July 2019
Volume 60, Issue 9
Open Access
ARVO Annual Meeting Abstract  |   July 2019
Mapping interleukin-33 to metabolic function in the retinal pigment epithelium
Author Affiliations & Notes
  • Louis Scott
    Ophthalmology, University of Bristol, United Kingdom
  • Emma E Vincent
    Cellular and Molecular Medicine, University of Bristol, Bristol, United Kingdom
  • Natalie Hudson
    Genetics, Trinity College Dublin, Ireland
  • David Copland
    Ophthalmology, University of Bristol, United Kingdom
    UCL Institute of Ophthalmology, United Kingdom
  • Kate Heesom
    Proteomics Facility, University of Bristol, United Kingdom
  • Matthew Campbell
    Genetics, Trinity College Dublin, Ireland
  • Andrew Halestrap
    Biochemistry, University of Bristol, United Kingdom
  • Andrew D Dick
    Ophthalmology, University of Bristol, United Kingdom
    UCL Institute of Ophthalmology, United Kingdom
  • Sofia Theodoropoulou
    Ophthalmology, University of Bristol, United Kingdom
  • Footnotes
    Commercial Relationships   Louis Scott, None; Emma Vincent, None; Natalie Hudson, None; David Copland, None; Kate Heesom, None; Matthew Campbell, None; Andrew Halestrap, None; Andrew Dick, None; Sofia Theodoropoulou, None
  • Footnotes
    Support  Macular Society (L.M.SCOTT and A.D. DICK)
Investigative Ophthalmology & Visual Science July 2019, Vol.60, 1685. doi:
  • Views
  • Share
  • Tools
    • Alerts
      ×
      This feature is available to authenticated users only.
      Sign In or Create an Account ×
    • Get Citation

      Louis Scott, Emma E Vincent, Natalie Hudson, David Copland, Kate Heesom, Matthew Campbell, Andrew Halestrap, Andrew D Dick, Sofia Theodoropoulou; Mapping interleukin-33 to metabolic function in the retinal pigment epithelium. Invest. Ophthalmol. Vis. Sci. 2019;60(9):1685.

      Download citation file:


      © ARVO (1962-2015); The Authors (2016-present)

      ×
  • Supplements
Abstract

Purpose : Interleukin-33 (IL-33), is an IL-1 family cytokine that is constitutively expressed in the inner retina, RPE and choroid. IL-33 functions as an “alarmin” molecule released from barrier cells following cellular stress. We have previously demonstrated a role for IL-33 in the homeostatic regulation and maintenance of mitochondrial metabolism. The aim of this study was to further determine the role of IL-33 in the regulation of RPE metabolism, utilizing a proteomics approach to map the molecular interactions (interactome) of IL-33.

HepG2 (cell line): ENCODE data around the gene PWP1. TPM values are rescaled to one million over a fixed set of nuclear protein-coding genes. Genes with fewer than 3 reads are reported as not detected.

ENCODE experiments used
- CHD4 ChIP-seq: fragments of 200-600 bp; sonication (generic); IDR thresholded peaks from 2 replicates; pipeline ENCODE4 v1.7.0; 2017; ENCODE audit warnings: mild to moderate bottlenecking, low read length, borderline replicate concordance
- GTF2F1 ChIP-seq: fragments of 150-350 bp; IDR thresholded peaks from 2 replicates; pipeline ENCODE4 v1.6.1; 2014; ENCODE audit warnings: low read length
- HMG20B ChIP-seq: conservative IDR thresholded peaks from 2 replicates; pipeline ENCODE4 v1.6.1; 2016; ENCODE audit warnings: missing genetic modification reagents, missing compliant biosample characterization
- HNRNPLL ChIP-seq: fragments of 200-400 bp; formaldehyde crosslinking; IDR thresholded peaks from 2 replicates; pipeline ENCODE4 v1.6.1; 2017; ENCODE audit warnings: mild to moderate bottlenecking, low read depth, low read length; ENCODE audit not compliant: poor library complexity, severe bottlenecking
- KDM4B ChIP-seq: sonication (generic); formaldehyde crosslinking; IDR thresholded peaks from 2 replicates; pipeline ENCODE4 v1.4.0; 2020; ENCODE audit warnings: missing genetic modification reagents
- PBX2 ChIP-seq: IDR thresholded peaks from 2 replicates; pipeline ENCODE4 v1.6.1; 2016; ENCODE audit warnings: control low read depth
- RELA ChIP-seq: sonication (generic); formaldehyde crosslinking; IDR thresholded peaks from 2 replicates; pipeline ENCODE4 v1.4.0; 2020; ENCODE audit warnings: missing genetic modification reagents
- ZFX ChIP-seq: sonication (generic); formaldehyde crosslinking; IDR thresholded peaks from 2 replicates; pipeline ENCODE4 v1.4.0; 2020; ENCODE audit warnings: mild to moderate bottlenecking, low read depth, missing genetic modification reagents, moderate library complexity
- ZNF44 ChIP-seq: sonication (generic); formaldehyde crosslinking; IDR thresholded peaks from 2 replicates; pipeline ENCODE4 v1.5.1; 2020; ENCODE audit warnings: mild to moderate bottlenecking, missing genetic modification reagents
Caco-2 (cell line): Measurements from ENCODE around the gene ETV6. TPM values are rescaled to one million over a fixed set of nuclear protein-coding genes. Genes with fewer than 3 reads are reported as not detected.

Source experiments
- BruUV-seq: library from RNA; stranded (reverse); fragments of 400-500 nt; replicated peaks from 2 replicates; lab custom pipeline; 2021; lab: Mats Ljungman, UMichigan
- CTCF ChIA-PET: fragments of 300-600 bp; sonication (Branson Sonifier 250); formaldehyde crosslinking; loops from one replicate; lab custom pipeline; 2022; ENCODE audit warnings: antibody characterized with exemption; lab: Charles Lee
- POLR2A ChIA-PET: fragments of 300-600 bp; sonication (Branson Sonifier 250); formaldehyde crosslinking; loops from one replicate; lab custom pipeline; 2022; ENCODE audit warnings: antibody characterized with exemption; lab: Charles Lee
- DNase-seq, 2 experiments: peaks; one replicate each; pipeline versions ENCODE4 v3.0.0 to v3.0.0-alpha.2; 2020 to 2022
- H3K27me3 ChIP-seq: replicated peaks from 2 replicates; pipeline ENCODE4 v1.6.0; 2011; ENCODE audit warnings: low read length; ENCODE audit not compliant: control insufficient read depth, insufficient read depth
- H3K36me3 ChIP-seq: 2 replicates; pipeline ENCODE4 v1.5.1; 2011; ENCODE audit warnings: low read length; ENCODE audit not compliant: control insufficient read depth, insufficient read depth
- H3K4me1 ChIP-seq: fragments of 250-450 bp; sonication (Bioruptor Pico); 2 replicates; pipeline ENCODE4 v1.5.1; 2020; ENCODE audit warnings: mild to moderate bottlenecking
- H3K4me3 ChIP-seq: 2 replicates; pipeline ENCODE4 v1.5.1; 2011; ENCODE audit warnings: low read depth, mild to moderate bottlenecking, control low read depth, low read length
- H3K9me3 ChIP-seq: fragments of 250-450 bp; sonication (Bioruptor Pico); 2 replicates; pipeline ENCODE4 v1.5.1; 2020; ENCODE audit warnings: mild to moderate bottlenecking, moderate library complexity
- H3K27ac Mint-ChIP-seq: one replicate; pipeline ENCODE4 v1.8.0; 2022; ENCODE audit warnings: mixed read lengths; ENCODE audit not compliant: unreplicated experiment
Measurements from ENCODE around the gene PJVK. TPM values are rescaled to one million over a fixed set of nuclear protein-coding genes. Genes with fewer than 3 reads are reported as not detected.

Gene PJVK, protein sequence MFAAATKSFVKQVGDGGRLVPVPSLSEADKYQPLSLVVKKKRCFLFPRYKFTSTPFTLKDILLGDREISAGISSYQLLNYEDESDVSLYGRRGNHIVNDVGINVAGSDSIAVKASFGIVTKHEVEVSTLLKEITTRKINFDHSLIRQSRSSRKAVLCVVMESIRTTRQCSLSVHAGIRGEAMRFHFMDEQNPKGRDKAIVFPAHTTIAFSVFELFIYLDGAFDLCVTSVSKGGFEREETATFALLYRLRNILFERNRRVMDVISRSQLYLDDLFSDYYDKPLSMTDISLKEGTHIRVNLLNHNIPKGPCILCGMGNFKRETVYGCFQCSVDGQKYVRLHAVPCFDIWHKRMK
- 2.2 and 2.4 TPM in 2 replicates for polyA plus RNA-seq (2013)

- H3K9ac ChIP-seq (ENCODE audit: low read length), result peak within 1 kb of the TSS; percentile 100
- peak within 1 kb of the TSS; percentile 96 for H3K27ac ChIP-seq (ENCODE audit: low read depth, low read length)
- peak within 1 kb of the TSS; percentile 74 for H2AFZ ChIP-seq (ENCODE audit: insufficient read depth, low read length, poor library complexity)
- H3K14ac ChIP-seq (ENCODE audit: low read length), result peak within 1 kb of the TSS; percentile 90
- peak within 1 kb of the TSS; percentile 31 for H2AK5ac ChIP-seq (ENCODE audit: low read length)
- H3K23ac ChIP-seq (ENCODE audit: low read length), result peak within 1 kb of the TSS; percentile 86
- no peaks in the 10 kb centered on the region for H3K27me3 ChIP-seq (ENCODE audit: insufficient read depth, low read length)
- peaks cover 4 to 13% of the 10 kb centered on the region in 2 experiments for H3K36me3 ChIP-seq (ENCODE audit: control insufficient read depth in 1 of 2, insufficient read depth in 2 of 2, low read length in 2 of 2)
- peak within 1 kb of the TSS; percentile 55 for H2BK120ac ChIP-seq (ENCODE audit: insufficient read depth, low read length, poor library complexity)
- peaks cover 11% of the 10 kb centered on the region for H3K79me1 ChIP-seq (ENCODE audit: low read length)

Methods : Using retinal pigment epithelium (RPE) whole cell lysates derived from both human (ARPE-19) and mouse (primary isolated RPE), immunoprecipitation of IL-33 was performed. Proteomic analysis of the IL-33 “pull-down” was assessed using tandem mass-tagging (mass spectrometry-based quantification). Interactions were mapped to human or murine UniProt databases, and ranked analysis performed using STRING (https://string-db.org/).The role of cellular IL-33 was further assessed in vitro using both knock-down (siRNA) and over-expression (CRISPRcas9) approaches. Cellular metabolism was assessed using seahorse extracellular flux, C13 glucose pathway tracing and immunoblotting/RT-PCR quantification of metabolic pathway intermediates.

Results : Pathway analysis of the IL-33 interactome demonstrated an enrichment of targets involved with protein translation, RNA splicing, metabolism and innate immune regulation. Importantly for cellular metabolism and regulation of RPE glycolytic potential, IL-33 interacts with the splicing factors heterogeneous nuclear ribonucleoproteins A1 + A2 (hnRNPA1/2) and serine/arginine-rich splicing factor 3 (SRSF3) which regulate alternative splicing of the pyruvate kinase gene (Pkm).In IL-33 deficient RPE, altered ratios of Pkm splice variants are observed, alongside with reduced mitochondrial function and structural and morphological differences. Overexpression of IL-33 lead to increased glycolytic flux and mitochondrial activity, dependent on pyruvate import into the mitochondria.

Conclusions : These findings highlight a role for intracellular IL-33 in the regulation of metabolic enzyme expression, serving as a molecular check-point to license mitochondrial respiration. This has implications for a degenerative retina, where the strain on mitochondrial function with age may subvert the ability of RPE to respond appropriately to the metabolic demands of inflammation.

This abstract was presented at the 2019 ARVO Annual Meeting, held in Vancouver, Canada, April 28 - May 2, 2019.

×
×

This PDF is available to Subscribers Only

Sign in or purchase a subscription to access this content. ×

You must be signed into an individual account to use this feature.

×